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The book reads rather like a mystery-thriller
on 15 December 2016
Gordon, Lyndall. The Imperfect Life of TS Eliot
The revised edition of Lyndall Gordon’s biography (2012) is a comprehensive account of Eliot’s life, dealing mainly with his life in England, and including five appendices plus a profusion of Notes. It is however a fascinating insight into the mind and art of Eliot, his many masks and his difficulties with women, especially those whom he served badly. The book reads rather like a mystery-thriller, the ‘real’ Eliot being kept under wraps until the end. The ‘Imperfect’ of the title reflects on Eliot’s conception of himself and the world he lived in, especially his ‘Waste Land’ experience of London as a young man.
Eliot preserved for the outside world a smooth and cultured exterior, behind which, however, raged a tormented soul, steeped in New England Puritanism. Gordon relates his early life in Boston and Havard to his adoption of England as the only civilised place to live. Early on she introduces us to Emily Hale, a major player in Eliot’s life until suddenly, after years of close friendship in England and the States she becomes for Eliot a non-person. Eliot, who fell in love with Emily as a fellow student and continued covertly to visit her in Chipping Campden, then dropped her completely. She had served her purpose as a loving companion, but closer ontact was damnation for Eliot, whose exacting moral code embraced chastity, austerity, humility and sanctity. Something similar happened to his decade of friendship with Mary Trevelyan, an independent English woman who became his confidante in his frantic marriage with Vivienne Haigh-Wood. Eliot was afraid of women, Gordon asserts, and only at the very end of his life did he find happiness - with his former secretary, Valerie.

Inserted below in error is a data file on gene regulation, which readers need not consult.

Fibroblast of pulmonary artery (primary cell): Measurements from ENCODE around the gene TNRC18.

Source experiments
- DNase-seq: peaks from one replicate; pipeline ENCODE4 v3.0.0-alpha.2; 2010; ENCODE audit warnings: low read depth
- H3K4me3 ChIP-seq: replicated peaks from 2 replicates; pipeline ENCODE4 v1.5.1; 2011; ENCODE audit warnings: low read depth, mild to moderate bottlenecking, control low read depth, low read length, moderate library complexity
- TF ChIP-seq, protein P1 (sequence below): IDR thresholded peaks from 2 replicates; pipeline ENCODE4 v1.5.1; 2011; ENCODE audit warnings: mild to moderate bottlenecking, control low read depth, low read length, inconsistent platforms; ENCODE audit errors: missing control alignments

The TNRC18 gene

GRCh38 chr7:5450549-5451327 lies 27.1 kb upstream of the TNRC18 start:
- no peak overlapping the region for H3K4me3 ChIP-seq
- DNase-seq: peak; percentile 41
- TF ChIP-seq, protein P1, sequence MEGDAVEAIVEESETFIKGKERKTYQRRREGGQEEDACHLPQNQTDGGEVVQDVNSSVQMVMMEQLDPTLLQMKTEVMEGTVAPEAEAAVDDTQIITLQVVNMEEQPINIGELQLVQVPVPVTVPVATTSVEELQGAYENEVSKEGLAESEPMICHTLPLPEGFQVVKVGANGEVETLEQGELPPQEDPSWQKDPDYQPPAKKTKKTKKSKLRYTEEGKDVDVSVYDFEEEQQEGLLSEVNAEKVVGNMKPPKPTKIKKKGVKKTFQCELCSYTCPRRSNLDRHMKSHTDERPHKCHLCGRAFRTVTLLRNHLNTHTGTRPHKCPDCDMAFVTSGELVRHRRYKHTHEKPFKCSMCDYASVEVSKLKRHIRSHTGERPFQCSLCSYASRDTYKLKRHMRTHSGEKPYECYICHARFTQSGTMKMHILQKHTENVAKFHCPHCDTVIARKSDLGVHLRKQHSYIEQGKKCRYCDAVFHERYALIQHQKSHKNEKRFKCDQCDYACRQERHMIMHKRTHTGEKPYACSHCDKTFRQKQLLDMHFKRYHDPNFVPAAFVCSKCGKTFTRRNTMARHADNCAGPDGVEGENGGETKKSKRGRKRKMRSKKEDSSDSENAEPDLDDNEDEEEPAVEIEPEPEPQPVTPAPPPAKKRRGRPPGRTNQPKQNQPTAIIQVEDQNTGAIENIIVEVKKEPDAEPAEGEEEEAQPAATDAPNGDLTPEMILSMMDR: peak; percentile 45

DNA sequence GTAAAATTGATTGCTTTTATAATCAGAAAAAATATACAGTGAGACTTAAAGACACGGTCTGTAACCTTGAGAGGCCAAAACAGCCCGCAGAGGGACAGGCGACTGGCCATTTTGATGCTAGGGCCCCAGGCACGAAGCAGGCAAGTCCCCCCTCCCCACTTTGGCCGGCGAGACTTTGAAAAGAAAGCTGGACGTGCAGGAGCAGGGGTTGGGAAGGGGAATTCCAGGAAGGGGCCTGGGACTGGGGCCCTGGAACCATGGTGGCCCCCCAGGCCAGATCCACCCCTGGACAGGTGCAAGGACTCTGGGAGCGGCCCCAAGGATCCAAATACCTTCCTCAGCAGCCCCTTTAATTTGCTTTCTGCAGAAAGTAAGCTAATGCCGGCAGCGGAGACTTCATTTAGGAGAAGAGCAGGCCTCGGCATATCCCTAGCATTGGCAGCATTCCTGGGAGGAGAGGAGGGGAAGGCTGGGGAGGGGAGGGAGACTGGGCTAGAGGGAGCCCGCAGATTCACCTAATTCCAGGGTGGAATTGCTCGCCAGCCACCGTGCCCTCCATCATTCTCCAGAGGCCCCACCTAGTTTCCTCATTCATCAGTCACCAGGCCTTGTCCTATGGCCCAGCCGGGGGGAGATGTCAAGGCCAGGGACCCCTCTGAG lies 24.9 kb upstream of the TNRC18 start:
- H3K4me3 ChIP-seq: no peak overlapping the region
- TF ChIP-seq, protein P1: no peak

For those interested in Eliot’s crises of conscience and for addicts of English writers, such as Auden, Spender, and the Woolfs, not to mention Americans like Lowell, Hawthorne, Emerson and Ezra Pound this book is a gold-mine. Hence one who despised biography (and forbade any during his life) has, thanks to this informed and lively tome, posthumously provided material for an insightful book you’ll not easily put down.